Luther’s argument takes several forms in his Confession and other works. One major point that Luther returns to repeatedly is how Zwingli’s unconventional interpretation leads to deeply problematic theological implications. More than any other point, this issue bothered Luther personally, and it was on this basis that he refers to Zwingli as a fanatic and a blasphemer. Luther was not only disapproving of the notions proposed by Zwingli, he considered them to be deeply and personally offensive. This wasn’t helped by Zwingli’s tone in his letters to Luther, where he came off as scolding and condescending, and while Zwingli believed reconciliation between them would be possible, sharp language and pointed jabs stood between them.[3] One passage that the argument hinges upon was John 6:63, which contains the phrase “It is the spirit that gives life, the flesh is of no avail.”[4] The exact meaning of what is meant by flesh and spirit is the main point of contention between the two. Zwingli considered flesh to be the physical, with spiritual being the divine and those matters pertaining to God. Because “flesh is to no avail,” Zwingli understood that the embodiment of Christ in the bread and wine during the Eucharist “would not be sacramentally efficacious,”[5] and thus dismissed the importance of the Mass as a metaphorical ceremony rather than a literal one. Luther’s retort was that flesh in the Scripture does not refer to all physical things, but to humanity’s sinful nature. The spiritual is “all that comes from the Spirit or is used by the Spirit for spiritual purposes,”[6] which can include physical things. Luther continues that “Spirit consists in the use, not in the object.”[7] Luther is especially adamant because he cannot bear the implications brought by Zwingli’s ideas. He warns that denigrating Christ’s flesh devalues the entirety of Christianity. His argument was that if Christ’s flesh is of no avail, then “it can be of no avail on the cross or in heaven either!”[8]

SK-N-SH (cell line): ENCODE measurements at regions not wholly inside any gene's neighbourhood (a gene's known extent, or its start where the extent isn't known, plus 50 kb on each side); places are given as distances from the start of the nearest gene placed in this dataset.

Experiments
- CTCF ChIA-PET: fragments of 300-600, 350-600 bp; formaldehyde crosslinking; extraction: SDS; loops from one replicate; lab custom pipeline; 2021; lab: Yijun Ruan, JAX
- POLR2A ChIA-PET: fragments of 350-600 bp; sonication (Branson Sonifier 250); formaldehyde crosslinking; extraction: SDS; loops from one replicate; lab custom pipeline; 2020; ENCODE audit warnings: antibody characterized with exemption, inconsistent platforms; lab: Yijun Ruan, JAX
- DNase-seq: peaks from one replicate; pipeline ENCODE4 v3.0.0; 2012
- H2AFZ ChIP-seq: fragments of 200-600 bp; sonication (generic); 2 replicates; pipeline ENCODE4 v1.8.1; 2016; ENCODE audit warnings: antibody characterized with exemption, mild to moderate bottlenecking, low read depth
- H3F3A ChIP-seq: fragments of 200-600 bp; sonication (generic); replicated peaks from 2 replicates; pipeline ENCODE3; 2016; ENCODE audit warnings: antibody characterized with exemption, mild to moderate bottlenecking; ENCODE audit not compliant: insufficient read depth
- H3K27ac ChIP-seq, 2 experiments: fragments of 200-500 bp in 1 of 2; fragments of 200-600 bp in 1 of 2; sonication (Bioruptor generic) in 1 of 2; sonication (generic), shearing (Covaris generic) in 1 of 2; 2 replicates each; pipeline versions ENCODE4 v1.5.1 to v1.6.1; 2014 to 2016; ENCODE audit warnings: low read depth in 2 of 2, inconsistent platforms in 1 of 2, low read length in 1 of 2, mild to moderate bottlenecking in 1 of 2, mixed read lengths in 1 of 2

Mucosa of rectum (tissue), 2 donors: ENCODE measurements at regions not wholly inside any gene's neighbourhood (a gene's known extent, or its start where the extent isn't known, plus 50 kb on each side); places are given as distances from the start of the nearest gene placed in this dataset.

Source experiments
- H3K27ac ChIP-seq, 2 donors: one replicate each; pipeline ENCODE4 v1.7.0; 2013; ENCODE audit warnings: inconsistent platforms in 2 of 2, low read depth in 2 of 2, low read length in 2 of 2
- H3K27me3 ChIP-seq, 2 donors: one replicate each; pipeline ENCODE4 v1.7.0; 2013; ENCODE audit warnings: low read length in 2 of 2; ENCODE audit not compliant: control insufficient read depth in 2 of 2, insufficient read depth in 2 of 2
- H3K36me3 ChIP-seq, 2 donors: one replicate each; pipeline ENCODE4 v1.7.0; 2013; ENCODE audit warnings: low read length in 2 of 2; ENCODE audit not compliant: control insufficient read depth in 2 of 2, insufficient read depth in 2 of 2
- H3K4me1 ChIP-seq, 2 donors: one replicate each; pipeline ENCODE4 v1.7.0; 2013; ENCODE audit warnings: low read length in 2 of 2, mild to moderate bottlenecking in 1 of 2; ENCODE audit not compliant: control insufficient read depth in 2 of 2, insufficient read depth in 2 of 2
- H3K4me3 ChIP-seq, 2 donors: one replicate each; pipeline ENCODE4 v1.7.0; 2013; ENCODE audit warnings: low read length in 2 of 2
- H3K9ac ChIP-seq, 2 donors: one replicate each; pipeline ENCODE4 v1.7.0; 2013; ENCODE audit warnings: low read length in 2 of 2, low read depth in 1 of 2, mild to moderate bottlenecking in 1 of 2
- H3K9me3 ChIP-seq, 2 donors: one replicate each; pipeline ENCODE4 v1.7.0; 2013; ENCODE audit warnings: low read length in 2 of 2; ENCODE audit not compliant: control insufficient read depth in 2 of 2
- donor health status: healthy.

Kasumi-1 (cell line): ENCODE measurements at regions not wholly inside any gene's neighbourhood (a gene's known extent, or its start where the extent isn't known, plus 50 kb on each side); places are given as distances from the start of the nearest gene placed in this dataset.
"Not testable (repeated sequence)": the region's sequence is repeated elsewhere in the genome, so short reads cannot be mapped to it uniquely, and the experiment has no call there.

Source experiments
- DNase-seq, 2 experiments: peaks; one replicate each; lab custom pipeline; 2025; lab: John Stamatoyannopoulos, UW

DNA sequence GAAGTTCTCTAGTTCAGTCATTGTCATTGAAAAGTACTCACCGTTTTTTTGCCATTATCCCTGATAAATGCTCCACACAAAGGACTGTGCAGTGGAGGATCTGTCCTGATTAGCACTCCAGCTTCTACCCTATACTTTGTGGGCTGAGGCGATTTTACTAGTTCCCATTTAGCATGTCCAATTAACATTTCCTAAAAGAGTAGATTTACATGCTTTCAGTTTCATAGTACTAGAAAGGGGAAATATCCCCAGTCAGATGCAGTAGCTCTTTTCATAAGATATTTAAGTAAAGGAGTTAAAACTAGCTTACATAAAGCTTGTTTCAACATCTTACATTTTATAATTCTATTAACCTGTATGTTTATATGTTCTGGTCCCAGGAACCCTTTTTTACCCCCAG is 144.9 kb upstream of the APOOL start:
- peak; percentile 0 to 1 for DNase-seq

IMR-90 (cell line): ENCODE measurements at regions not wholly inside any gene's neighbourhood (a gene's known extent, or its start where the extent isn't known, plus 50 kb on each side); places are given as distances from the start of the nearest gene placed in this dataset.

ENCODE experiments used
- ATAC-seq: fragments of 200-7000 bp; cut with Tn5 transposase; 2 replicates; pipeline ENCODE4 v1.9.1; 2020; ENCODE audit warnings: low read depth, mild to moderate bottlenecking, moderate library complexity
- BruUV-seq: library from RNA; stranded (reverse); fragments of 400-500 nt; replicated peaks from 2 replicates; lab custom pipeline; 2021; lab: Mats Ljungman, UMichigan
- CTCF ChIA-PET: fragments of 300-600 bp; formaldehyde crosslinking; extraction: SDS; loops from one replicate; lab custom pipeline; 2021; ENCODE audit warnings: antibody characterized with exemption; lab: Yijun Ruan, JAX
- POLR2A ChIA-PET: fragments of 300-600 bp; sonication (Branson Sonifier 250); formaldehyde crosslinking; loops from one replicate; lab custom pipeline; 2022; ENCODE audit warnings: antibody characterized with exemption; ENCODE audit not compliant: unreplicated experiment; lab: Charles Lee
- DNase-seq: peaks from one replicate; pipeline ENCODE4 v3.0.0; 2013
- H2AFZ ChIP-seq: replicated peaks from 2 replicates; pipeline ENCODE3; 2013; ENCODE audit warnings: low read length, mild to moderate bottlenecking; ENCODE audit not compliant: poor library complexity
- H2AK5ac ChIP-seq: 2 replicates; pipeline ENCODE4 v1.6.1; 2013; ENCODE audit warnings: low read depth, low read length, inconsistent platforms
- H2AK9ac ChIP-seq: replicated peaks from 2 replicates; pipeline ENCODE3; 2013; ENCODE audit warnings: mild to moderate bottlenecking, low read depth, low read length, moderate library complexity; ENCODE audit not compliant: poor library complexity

Luther discredited Zwingli by equating his single proposal with disbelief of everything Christianity stood for, but that wasn’t enough for Luther. Turning to the law of Identical Predication specifically, he reached out to Scripture to prove that the Word does not contradict that law of identical predication. He does so rather resentfully, explaining first that it should not even be necessary, as humans must confess that they can “not comprehend his words and works,” and so should be content with taking them at face value.[9] But given that that argument would likely not convince Zwingli, he brings up examples such as Psalm 104 reading “He makes his angels winds and his ministers flames of fire,”[10] lumping multiple natures into one being. While this alone would refute Zwingli, he takes special care to also refute the Church and its doctrine of transubstantiation, noting that the angels remained complete, in substance and in accident, even after becoming wind.[11] He also makes reference to the Holy Spirit descending as a dove in John 1, and writes that where one nature is mentioned, it is sometimes referred to as the other nature, establishing that one thing is still a complete representative of both natures.[12] This is because to Luther, the two elements, while they can be referenced separately, have become a single new nature. He provides examples of when multiple natures are referred to as a single nature in common speech, such as “if I point to or hand over a bag or purse and say, ‘This is a hundred gulden,’ both the gesture and the word ‘this’ refer to the purse.”[13] Statements like these are made every day by all people, because when multiple natures are combined they form a new nature comprised of both component natures; the purse and the gulden are still purse and gulden, but are also now a purse full of gulden. In this way he denies that identical predication is no obstacle to the embodiment of Christ in the Eucharist, because when the priest performs the sacrament “it is no longer ordinary bread in the oven, but a ‘flesh-bread’ or ‘body-bread.’”[14] In this defense, his theology regarding the Trinity becomes obvious – there is no contradiction in having three separate natures (Father, Son, and Spirit) all be one God, as they are three separate facets of a single united nature known as God. Thus it can be true that one God can be three natures and still be one God. Following this pattern of thought, Luther was unswayingly devout in his belief in God’s nature as “a Trinity of divine persons whose works are…indivisible,” arguing fidelity to the doctrine of the Trinity that the Church had been practicing for centuries.[15]